Some of the recitals in the judgment in the second Schur action were that the three actions had previously been ordered consolidated (by the presiding judge); the order of consolidation as to action No. 623918 (first Schur action—monopoly action) had been vacated (by the trial judge); and consolidated findings of fact and conclusions of law (as to the other two actions—Troeger and second Schur) had been filed. In that judgment (second Schur action) it was adjudged that Nathan H. Schur, Inc., a corporation, have declaratory relief against defendant City of Santa Monica, and the court declares that section 4226 of the Santa Monica Municipal Code (which permits the operation of games of skill) is a valid ordinance but the game as played, described in the findings, violates said ordinance and the laws of California. It was further adjudged therein that defendant city, its officers, agents, and defendant chief of police are enjoined from expending public funds of the city in the licensing of any said gambling games played in violation of Chapters 9 and 10, Title 9, of the Penal Code of California; and said defendants and persons are further enjoined from expending public funds of said city for printing, preparing, issuing or filing of applications for permits or licenses for any of said gambling games.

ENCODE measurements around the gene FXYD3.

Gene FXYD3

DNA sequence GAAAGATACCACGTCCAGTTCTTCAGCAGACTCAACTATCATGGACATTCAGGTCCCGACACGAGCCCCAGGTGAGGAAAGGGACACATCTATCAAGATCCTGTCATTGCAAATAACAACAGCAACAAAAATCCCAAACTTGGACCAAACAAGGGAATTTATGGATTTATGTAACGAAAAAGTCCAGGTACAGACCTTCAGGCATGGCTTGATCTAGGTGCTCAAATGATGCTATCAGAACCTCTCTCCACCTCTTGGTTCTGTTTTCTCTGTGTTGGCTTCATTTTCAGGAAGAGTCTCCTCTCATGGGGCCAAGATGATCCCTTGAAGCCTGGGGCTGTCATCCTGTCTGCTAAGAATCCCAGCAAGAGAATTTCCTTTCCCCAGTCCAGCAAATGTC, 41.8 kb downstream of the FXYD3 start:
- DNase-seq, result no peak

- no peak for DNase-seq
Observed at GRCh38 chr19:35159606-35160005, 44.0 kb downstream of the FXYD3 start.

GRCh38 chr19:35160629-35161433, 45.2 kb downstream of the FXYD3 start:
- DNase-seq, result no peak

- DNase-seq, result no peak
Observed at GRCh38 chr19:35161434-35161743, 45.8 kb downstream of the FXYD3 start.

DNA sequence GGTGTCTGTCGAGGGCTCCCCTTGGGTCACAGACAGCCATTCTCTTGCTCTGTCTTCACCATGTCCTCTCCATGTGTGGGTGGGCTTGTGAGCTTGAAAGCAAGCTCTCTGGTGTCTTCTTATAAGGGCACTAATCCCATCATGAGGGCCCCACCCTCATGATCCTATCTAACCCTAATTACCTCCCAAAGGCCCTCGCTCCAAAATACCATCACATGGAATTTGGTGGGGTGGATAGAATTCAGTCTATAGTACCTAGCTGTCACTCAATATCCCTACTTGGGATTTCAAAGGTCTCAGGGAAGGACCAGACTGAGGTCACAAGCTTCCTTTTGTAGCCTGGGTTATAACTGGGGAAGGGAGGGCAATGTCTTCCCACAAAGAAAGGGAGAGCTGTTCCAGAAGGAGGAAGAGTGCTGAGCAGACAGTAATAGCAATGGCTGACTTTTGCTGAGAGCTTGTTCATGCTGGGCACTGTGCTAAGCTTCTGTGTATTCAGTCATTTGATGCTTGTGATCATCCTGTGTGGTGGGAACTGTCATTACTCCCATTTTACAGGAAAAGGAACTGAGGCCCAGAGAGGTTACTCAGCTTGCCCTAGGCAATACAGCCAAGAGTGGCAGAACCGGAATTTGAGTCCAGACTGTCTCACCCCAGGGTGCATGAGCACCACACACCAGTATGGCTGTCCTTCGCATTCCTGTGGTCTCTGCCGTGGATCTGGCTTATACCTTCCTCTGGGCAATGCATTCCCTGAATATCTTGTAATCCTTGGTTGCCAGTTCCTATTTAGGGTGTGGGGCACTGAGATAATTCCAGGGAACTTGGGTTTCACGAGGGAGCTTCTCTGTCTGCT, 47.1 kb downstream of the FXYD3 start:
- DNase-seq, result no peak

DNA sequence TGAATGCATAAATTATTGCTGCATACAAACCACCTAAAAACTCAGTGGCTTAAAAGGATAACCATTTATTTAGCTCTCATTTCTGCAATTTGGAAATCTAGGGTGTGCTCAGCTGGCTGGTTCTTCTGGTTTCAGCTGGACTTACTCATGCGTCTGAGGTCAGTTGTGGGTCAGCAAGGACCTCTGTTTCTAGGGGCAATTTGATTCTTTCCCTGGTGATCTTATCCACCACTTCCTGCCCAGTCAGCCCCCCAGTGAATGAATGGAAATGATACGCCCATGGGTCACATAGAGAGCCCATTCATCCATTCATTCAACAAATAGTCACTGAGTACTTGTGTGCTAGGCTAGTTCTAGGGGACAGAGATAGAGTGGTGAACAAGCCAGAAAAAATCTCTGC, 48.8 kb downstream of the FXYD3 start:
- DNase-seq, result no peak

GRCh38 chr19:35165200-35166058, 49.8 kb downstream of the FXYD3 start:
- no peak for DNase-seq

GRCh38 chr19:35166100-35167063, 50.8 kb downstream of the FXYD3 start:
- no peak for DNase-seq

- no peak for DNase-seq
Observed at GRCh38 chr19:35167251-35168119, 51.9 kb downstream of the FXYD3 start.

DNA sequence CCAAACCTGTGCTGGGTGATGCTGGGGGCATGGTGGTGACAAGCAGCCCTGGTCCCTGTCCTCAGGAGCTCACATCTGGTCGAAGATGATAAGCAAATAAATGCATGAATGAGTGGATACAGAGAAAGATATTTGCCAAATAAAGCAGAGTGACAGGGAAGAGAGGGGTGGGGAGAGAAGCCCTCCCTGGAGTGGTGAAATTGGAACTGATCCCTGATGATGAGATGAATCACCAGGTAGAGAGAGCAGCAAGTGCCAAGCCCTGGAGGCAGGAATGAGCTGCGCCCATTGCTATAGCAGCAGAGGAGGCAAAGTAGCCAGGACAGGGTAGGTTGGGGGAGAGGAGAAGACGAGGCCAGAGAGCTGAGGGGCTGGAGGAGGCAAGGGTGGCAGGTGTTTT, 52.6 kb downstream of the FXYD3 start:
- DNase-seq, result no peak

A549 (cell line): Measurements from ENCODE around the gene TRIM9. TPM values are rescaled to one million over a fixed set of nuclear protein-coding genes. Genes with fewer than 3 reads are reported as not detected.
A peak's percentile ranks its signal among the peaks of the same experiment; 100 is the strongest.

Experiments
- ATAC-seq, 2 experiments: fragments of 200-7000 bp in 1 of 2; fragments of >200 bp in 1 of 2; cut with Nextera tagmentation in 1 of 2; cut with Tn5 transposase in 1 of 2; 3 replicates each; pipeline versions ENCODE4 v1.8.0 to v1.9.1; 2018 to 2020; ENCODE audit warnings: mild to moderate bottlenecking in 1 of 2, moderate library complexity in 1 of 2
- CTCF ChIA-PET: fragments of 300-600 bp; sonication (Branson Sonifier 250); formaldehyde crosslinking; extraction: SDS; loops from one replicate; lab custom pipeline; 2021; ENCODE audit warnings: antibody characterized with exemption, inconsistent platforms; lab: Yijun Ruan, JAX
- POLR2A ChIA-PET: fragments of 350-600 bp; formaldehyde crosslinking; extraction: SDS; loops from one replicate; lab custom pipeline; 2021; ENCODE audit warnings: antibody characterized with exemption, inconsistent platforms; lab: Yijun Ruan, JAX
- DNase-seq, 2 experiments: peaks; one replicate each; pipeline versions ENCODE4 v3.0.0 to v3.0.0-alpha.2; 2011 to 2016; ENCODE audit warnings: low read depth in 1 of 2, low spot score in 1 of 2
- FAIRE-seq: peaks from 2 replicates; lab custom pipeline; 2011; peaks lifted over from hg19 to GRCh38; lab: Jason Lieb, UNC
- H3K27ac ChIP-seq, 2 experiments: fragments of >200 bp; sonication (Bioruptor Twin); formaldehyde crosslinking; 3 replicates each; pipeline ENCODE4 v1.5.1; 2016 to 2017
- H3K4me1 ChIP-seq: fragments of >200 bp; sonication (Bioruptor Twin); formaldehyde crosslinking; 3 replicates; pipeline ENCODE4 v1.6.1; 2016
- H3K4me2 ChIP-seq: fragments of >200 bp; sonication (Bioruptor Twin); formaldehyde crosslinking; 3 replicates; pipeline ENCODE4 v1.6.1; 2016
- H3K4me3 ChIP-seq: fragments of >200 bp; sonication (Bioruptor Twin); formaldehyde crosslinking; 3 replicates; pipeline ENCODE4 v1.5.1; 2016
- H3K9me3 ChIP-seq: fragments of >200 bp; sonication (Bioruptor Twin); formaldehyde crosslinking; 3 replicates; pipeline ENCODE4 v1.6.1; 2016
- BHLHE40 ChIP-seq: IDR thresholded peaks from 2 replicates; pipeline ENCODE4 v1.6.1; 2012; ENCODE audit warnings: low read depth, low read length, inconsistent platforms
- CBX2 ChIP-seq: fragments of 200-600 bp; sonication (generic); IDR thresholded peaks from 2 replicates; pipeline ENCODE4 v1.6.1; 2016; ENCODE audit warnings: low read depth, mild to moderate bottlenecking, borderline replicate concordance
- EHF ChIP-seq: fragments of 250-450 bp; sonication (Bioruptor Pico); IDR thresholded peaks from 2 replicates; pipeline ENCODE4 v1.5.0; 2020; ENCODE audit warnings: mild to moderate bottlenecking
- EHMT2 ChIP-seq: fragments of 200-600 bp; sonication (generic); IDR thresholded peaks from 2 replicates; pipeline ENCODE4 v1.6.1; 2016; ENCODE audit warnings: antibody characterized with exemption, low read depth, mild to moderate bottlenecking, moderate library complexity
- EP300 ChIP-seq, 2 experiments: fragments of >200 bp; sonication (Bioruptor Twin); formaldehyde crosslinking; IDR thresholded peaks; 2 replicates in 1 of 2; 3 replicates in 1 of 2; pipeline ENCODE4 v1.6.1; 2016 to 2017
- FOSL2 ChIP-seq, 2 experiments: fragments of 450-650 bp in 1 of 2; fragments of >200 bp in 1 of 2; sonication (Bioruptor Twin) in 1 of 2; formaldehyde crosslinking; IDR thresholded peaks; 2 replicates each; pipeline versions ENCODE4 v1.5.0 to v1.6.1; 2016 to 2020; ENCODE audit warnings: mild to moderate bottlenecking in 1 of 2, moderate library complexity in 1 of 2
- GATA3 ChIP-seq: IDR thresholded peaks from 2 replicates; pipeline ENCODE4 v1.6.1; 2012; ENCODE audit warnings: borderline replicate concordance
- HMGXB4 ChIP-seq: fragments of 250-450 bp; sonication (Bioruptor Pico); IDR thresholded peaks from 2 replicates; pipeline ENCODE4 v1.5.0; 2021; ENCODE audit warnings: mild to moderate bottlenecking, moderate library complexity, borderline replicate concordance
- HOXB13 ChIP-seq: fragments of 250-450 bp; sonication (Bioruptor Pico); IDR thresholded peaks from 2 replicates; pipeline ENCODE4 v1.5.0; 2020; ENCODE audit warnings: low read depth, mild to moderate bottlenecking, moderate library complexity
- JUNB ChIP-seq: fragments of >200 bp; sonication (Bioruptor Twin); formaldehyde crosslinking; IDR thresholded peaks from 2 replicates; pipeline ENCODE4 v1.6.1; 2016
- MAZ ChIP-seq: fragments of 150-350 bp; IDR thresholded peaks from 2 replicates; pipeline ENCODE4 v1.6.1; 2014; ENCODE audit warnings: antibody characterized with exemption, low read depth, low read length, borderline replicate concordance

The recitals which are in the judgment in the Troeger action include the recitals above mentioned which are in the judgment in the second Schur action. In that judgment (Troeger action) it was adjudged that section 4226 of the Santa Monica Municipal Code is valid, but the games for which plaintiffs seek licenses are played in violation of said ordinance and in violation of Chapters 9 and 10, Title 9, of the Penal Code of California; and that defendants (city, chief of police, and city clerk) recover costs from plaintiffs.
Troeger and his five co-plaintiffs appeal from both judgments (except the portions that said section 4226 is valid).
Appellants contend that the trial court erred in refusing to review the findings of the City Council of Santa Monica. They argue that the court was limited to a review of the action of the city council to determine whether the council had abused its discretion; that the court had no jurisdiction to decide the issue of fact, as to gambling, in the first instance; that the city council had adjudicated the factual issue by determining that the games were games of skill.